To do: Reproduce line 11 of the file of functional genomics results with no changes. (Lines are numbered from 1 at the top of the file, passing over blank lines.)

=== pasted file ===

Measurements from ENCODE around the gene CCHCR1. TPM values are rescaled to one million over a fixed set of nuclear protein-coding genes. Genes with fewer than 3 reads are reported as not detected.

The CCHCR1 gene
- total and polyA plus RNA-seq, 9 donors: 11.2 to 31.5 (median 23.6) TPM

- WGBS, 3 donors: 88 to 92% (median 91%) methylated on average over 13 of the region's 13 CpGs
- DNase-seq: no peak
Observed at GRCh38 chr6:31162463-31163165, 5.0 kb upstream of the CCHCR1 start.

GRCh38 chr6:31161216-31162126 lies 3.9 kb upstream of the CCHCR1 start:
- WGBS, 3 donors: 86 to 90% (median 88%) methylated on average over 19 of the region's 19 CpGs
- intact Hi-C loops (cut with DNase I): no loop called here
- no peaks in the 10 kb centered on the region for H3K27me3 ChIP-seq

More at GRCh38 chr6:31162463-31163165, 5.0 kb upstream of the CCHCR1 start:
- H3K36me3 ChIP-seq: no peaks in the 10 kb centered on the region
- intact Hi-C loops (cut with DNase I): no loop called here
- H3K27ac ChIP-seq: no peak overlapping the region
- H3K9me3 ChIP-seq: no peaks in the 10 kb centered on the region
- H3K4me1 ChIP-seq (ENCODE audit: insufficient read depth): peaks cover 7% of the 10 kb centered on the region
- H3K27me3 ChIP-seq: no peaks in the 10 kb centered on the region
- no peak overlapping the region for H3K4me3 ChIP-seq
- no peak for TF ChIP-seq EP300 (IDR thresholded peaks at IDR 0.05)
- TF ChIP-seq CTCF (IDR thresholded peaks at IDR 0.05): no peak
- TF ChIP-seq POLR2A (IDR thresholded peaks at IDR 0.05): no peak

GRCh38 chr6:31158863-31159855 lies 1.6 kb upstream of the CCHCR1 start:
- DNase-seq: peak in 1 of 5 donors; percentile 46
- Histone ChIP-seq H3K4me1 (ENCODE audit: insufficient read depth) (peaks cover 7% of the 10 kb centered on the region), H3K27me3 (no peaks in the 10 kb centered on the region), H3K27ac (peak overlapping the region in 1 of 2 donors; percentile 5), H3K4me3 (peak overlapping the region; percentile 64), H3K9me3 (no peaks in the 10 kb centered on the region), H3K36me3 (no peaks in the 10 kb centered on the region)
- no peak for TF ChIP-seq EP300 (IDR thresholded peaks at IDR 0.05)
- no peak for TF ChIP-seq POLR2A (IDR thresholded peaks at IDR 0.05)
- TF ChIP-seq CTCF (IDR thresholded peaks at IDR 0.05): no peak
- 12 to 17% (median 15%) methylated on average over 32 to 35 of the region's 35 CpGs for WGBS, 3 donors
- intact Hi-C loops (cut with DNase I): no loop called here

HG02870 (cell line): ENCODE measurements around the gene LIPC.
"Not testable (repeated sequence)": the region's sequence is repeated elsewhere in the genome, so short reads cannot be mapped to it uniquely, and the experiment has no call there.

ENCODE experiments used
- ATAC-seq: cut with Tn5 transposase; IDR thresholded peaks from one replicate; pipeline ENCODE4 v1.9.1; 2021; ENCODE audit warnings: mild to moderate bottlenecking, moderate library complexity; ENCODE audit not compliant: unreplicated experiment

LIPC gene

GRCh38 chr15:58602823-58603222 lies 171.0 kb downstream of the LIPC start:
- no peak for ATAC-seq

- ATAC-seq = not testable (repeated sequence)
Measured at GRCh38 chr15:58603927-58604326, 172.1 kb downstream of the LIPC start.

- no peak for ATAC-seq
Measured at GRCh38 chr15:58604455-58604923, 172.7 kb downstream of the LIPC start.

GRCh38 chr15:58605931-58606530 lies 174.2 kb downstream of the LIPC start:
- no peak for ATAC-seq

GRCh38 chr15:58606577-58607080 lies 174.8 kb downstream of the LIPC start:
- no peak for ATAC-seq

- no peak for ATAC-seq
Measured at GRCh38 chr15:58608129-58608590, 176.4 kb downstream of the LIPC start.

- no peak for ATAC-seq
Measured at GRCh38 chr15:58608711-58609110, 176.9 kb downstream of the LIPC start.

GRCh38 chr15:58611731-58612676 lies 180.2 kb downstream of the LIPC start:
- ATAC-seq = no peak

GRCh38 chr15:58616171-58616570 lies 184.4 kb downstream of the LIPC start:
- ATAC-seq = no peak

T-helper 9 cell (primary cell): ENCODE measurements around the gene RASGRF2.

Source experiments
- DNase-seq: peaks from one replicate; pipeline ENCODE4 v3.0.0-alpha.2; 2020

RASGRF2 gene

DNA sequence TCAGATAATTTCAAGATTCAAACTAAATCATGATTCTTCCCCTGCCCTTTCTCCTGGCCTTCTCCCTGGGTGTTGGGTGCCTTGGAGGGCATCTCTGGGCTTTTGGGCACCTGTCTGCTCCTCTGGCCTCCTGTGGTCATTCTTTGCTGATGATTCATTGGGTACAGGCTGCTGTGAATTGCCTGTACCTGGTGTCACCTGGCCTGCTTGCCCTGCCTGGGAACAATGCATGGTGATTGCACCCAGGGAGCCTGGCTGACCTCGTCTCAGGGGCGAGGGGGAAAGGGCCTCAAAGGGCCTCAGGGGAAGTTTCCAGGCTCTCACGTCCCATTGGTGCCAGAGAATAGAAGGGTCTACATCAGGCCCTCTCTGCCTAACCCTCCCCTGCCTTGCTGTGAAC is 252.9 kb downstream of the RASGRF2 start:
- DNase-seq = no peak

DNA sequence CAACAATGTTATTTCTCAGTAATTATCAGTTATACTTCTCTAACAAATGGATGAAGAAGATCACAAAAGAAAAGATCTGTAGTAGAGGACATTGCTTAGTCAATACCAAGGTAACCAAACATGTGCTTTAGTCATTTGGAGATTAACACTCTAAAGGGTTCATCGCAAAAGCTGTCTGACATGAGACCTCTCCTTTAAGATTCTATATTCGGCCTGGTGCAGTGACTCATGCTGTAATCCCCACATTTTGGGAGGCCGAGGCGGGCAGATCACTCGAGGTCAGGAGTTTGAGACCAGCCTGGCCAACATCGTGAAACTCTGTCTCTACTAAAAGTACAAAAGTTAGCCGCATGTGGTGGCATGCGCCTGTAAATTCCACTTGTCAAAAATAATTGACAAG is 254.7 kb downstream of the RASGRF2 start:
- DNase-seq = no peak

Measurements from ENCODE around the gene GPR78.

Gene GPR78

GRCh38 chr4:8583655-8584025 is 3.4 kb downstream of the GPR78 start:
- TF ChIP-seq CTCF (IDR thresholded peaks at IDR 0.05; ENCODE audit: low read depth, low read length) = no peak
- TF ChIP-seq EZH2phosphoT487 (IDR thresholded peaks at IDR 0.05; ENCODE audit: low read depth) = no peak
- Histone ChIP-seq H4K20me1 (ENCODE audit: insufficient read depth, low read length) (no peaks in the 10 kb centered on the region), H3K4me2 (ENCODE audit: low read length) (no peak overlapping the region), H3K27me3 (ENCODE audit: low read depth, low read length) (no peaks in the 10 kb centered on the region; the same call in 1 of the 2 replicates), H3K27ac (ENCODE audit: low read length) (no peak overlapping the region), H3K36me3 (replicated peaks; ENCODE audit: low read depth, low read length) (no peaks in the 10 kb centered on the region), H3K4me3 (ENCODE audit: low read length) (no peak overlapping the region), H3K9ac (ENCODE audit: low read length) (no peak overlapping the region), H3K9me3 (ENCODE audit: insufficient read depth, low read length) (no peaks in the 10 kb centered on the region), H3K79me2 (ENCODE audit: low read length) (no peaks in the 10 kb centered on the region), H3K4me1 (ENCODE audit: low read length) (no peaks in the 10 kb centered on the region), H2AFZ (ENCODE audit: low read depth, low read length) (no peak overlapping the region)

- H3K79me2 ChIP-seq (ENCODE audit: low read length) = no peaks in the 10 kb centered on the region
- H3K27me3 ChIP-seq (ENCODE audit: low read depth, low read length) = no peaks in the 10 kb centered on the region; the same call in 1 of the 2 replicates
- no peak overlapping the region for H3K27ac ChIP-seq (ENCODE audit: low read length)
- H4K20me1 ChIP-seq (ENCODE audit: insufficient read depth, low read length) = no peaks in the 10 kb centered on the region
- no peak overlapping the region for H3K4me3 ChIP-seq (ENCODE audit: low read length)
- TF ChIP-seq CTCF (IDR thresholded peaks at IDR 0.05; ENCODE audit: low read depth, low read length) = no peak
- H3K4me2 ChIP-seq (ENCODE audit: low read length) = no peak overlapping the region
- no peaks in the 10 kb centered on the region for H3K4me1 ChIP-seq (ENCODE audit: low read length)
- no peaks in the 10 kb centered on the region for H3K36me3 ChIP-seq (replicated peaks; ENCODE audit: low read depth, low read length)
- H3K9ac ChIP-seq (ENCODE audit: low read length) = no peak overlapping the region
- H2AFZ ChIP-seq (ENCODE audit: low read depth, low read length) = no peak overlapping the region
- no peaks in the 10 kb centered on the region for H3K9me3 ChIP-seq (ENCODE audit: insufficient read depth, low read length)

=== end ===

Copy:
More at GRCh38 chr6:31162463-31163165, 5.0 kb upstream of the CCHCR1 start: